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03:07

Suzanne W.

In Exercises 13-16, graph each function. Compare the graph of each function with the graph of $ y = x^2 $. (a) $ f(x) = -\frac{1}{2} (x - 2)^2 + 1 $ (b) $ g(x) = \left[\frac{1}{2} (x -1) \right]^2 - 3 $ (c) $ h(x) = -\frac{1}{2} (x +1)^2 - 1 $ (d) $ k(x) = [2(x + 1)]^2 +4 $

04:50

J H.

In Exercises 17-34, sketch the graph of the quadratic function without using a graphing utility. Identify the vertex, axis of symmetry, and x-intercept(s). $ f(x) = 1 - x^2 $

01:03

Fill in the blanks. If the graph of a quadratic function opens upward, then its leading coefficient is ________ and the vertex of the graph is a ________.

03:21

In Exercises 17-34, sketch the graph of the quadratic function without using a graphing utility. Identify the vertex, axis of symmetry, and x-intercept(s). $ f(x) = 16 - \frac{1}{4} x^2 $

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Okay, so this is gonna be the third example out of her. Add and subtract matrices. Siri's. It's a simplify the following. So we see that we have four different matrices, and one of them has a coefficient. So I'm gonna go in and start out with the coefficient. That's this right here. And if you don't remember how to do this, be sure to look back at the video. Siri's that details how to solve matrices with coefficients. So with the coefficient, remember, we're just using the distributive property, so each, um, item in the Matrix is gonna be multiplied by the Jew. Then I've got negative three times to, which is negative six negative zero times to which is 02 times seven, which is 14. And then two times 11, which is 22. I'm going to rewrite the rest of this, but I didn't really do anything to them yet. I'm just bringing it all down. Okay, so then from here, remember, another, like another good first step to consider is just observe the matrices and see if they are the same size is because we could Onley, add or subtract matrices that are the same size is so I'm going to go through and label them. So this first one is a two by two. Second one is also a two by two. The third one has 123 rows and two columns. So it's a three by two seconds. The last one has three rows and two columns also. So it's a three by two so that it looks like these two are the same and these two are the same, which means I can Onley add and subtract within the ones that are the same. So what that means is that I'm gonna go ahead and do that to buy to multiple Kate Earth two by two matrix subtraction. So then I'm going to get negative six minus two, which is negative eight zero minus four, which is negative for 14 minus six, which is eight in 20 to minus eight, which is 14. So then I'm gonna go ahead and look at this next set of three by choose. So then I've got three minus eight. So remember, we're just being sure that we are subtracting the things that have the same position. So this three minus eight is negative. Five four minus four is zero one minus negative. Three. So be careful for the science here because one minus negative. Three. So we've got two negatives. Becomes a positive. That's positive for seven minus negative. Four again becomes a positive. So positive. 11 Tu minus negative. Five from seven six minus negative. Six becomes positive. 12. So then, um, I've simplified this and this and then the sign between it says to add them. So this is what I have currently, but notice this is still a two by two. And this is still a three by two. So because they're not the same sized matrix, we cannot simplify this any further. And so just this right here is going to be our final answer.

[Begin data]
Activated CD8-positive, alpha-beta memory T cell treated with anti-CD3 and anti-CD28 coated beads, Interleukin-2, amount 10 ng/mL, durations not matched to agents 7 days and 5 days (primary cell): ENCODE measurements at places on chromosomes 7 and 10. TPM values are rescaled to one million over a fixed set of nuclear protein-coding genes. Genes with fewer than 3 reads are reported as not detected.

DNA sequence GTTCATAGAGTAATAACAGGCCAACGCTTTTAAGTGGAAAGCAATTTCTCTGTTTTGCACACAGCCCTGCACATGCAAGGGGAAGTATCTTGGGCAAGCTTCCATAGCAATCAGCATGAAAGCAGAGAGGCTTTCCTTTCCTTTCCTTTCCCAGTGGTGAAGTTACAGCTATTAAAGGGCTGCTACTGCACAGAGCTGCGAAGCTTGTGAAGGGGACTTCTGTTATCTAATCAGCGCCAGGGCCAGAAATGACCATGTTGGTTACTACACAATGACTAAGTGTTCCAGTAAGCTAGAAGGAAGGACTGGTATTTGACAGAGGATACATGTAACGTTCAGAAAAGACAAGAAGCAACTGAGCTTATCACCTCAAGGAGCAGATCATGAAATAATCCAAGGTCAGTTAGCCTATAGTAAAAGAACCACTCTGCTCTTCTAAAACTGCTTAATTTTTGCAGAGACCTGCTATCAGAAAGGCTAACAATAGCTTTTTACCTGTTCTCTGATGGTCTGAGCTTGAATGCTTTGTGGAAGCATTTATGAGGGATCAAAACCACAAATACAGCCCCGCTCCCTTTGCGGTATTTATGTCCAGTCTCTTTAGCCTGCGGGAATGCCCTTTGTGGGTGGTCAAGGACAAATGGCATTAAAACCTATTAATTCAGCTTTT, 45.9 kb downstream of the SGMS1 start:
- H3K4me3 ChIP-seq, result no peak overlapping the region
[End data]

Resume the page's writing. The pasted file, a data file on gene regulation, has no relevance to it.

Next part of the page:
Introduction to Conic Sections

Discrete Maths

Introduction to Combinatorics and Probability

Introduction to Sequences and Series

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